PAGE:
Google Selling PR7 Links For $10k!

    February 23, 2007

While doing some research, an astute coworker of mine noticed that the Google Enterprise Solutions page has links to their partners’ websites who are part of their Enterprise program. What’s interesting about this is that the page has a Google PageRank of 7/10, and to get listed on that page you have to pay Google $10,000 per year to be part of their program.

Before you claim I’m overreacting, let me state my case with some evidence:

1. The only way to get a link on this page is to pay Google $10,000 per year.

2. Google is against the inclusion of paid links in their Pagerank algorithm that helps determine search results. Here is a quote from their Corporate Technology page:

PageRank also considers the importance of each page that casts a vote, as votes from some pages are considered to have greater value, thus giving the linked page greater value. Important pages receive a higher PageRank and appear at the top of the search results. Google’s technology uses the collective intelligence of the web to determine a page’s importance. There is no human involvement or manipulation of results, which is why users have come to trust Google as a source of objective information untainted by paid placement.

3. Google’s most prominent blogger Matt Cutts has spoken out against paid links and recommended use of the rel=”NOFOLLOW” attribute.

4. Google could add the “rel=NOFOLLOW” attribute to the links on that page in order to not pass Pagerank credit from the page to the partner websites. According to the Wikipedia page on Pagerank:

In early 2005, Google implemented a new value, “nofollow”, for the rel attribute of HTML link and anchor elements, so that website builders and bloggers can make links that Google will not consider for the purposes of PageRank — they are links that no longer constitute a “vote” in the PageRank system.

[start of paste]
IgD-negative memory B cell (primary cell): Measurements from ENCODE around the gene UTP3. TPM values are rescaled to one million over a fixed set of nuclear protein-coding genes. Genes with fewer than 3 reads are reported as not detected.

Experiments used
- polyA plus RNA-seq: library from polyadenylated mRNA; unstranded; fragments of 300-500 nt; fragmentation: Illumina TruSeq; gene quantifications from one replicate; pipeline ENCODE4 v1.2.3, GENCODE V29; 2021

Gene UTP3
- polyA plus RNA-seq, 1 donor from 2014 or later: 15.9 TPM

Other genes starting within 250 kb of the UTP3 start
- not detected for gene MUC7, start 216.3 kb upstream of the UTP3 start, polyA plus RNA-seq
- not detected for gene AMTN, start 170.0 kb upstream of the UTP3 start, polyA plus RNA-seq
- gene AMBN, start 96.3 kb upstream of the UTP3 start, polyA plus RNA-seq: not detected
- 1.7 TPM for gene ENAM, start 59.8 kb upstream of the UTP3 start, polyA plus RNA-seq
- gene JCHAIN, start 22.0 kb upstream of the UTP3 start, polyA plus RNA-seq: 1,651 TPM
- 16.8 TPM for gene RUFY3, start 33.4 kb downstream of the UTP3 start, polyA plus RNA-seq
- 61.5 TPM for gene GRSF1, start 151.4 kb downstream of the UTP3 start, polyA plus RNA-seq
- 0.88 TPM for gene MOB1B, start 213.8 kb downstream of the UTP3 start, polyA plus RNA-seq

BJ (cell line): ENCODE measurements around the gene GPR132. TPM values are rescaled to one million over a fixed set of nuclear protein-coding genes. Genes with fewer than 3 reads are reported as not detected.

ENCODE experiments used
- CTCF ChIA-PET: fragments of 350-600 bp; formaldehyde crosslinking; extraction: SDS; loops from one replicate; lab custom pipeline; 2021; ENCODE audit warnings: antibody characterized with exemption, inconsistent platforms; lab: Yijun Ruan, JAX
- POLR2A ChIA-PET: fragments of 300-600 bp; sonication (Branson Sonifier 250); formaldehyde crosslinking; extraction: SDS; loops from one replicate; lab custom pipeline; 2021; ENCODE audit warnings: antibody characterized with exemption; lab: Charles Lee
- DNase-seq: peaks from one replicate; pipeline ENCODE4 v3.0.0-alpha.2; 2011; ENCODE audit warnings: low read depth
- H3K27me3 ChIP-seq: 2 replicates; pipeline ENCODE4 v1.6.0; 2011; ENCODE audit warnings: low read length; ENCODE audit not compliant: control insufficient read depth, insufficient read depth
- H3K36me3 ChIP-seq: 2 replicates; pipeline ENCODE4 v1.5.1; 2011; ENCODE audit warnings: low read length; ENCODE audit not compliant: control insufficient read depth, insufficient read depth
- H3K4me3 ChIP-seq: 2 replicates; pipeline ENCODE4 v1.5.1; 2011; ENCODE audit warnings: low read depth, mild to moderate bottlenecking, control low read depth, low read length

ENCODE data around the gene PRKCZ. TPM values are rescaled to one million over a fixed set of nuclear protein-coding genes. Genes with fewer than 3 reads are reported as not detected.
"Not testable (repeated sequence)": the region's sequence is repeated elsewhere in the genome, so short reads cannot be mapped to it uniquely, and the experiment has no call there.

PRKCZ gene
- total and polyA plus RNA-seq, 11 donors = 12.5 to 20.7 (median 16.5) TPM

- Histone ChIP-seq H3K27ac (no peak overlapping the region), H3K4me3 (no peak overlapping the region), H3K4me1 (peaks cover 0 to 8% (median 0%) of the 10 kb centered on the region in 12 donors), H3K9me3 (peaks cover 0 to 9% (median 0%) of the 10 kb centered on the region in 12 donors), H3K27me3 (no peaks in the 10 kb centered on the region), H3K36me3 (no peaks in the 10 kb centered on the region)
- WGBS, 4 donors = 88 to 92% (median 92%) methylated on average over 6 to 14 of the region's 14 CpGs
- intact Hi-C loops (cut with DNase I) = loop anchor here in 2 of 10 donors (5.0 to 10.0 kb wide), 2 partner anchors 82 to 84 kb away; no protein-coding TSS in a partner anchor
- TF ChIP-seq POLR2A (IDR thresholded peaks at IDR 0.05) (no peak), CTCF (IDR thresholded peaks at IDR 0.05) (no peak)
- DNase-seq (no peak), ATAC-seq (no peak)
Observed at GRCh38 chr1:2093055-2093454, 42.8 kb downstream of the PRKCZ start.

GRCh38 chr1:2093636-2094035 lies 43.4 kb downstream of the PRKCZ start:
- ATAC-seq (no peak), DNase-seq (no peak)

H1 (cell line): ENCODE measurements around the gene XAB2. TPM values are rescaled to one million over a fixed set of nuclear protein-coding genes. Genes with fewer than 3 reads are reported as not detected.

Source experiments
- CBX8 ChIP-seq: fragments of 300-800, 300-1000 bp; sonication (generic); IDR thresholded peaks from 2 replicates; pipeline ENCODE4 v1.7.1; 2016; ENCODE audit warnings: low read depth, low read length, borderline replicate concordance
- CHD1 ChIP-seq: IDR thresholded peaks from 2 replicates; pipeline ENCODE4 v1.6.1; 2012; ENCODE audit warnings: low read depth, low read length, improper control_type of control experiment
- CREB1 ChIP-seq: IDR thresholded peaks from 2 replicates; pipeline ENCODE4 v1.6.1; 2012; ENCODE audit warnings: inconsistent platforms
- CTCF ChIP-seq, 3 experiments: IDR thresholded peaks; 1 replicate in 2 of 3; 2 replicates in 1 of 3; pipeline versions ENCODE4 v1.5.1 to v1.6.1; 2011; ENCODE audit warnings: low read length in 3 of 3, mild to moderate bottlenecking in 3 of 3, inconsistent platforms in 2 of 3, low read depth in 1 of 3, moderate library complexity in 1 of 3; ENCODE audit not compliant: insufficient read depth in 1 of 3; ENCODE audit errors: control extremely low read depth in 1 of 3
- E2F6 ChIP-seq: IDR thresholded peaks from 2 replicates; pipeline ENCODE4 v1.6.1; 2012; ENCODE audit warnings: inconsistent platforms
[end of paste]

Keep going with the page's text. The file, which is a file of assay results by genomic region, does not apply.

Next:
Why isn’t Google putting the rel=”NOFOLLOW” on these links?

As a side note, the links to Google in this blog post have the rel=”NOFOLLOW” on them because I don’t want to be passing on PageRank to that Enterprise Partners page.

5. Google could also just not rank the Enterprise Partners page with PageRank as they appeared to have done with their Adsense Case Studies page. You’ll see it is not ranked, and the page has existed for a long time meaning Google has intentionally chosen not to rankthis page. They also don’t even link to the publisher websites or in the case studies themselves for the most part, they just write out the text like with no link. However, I did find that a couple of the older case studies like the Weblogs Inc. one that do have links out. Of course, there is no page rank on the case study giving them no benefit.

Why do the partners paying $10,000 seem to get links with a high PageRank?

6. Google IS including the Enterprise partners page in their index which leads me to believe they are counting the Pagerank on the page. See the #1 result on the search query for “google earth specialist”.

The counter argument to my evidence is that the partners really aren’t paying for the link, but that the $10,000 fee is for the overall Enterprise partner program. True, but the ONLY way to get listed on the Enterprise Partners page is to pay Google $10,000 per year, which means the ONLY way to get a link on that page is to PAY FOR IT!

From what I can tell Google is not taking the steps to exclude the power of those links in their algorithm. Those are not just “editorial votes” as a natural link is supposed to be in the algorithm, those links are there because money exchanged hands.

I actually agree with Google’s stance on not including paid links in their algorithm, but there’s really three options here:

1. Google is being sloppy and not intending to be counting paid links, but they are.

Google is taking money for links and looking the other way.

I’m missing something, please let me know if I am.

In closing, I see that Google acquisition has now been added to the Google Products page that happens to be a PR9 page. If they’re charging $10,000 for a PR7 link, let’s hope YouTube didn’t have to give back too much of that $1.65 billion to be listed on this page!

Apparently Google had a different but somewhat similar problem with using NOFOLLOW on most of the links on Google Video except for the links to their advertisers. Matt Cutts responded in the comments that it was a mistake and would be fixed as fast as possible. Good to see them fix and own up to the mistake. But the question remains, is the case I mention above a mistake?

UPDATE Part 2:
The page in question no longer carries a Pagerank. I’m guessing from the comments Matt Cutts had this changed. Thanks for taking action Matt, as I believe Google should be careful with links that may be considered “questionable” on whether or not they are pure natural links.



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